Mid-November has arrived and insecurity and uncertainty have descended over Rohingya refugees in Ukhia and Teknaf. The impending deadline has also elicited expressions of deep concern from UN independent experts and rights organisations.
Slowly but surely the world is coming to terms with the gruesome reality of Burma's genocide of the Rohingyas. As early as 2015 London Queen Mary College's State Crimes Initiative alerted the international community of the ongoing genocide in Arakan. Hardly anyone paid heed to that ominous warning. Eventually, as the situation in Arakan took a turn for the worse, taking a heavy toll on Rohingya lives, livelihood and liberty, the progressive elements among the international community acknowledged the unpalatable reality.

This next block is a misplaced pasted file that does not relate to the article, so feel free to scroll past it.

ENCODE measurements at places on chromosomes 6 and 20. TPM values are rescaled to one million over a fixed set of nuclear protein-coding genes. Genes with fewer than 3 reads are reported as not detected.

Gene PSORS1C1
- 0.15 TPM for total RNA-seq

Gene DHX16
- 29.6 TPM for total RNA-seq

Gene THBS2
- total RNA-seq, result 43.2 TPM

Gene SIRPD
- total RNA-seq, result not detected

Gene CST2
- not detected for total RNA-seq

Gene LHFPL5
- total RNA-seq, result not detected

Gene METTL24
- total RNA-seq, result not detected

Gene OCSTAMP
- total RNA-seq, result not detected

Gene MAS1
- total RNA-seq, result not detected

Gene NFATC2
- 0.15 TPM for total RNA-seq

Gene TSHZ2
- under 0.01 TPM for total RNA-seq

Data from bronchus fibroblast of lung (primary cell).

Rohingyas of northern Arakan are facing yet another round of armed atrocities. Not only are they at the receiving end of indiscriminate use of bullets, bayonets and firing from helicopter gunships; their homes, hearths, livestock, crops and businesses are being consumed by bellowing fire deliberately lit by the Burmese security forces and their Rakhine cohorts. Satellite images validate witness accounts and provide correlation with some reported incidents where residences have allegedly been deliberately torched. The carnage follows a series of coordinated attacks by ethnic Rohingya militants on August 25, 2017 against 25 security posts.
The final week of May 2016 was a grisly one. More than 700 asylum seekers and migrants died as three boats attempting to carry them to Italy sunk in the Mediterranean, and the death toll for the year crossed 2000. A week ago, Unicef reported a doubling of the number of unaccompanied children arriving as asylum seekers this year. The report also highlighted that these children are subjected to sexual violence, forced prostitution and other forms of abuse.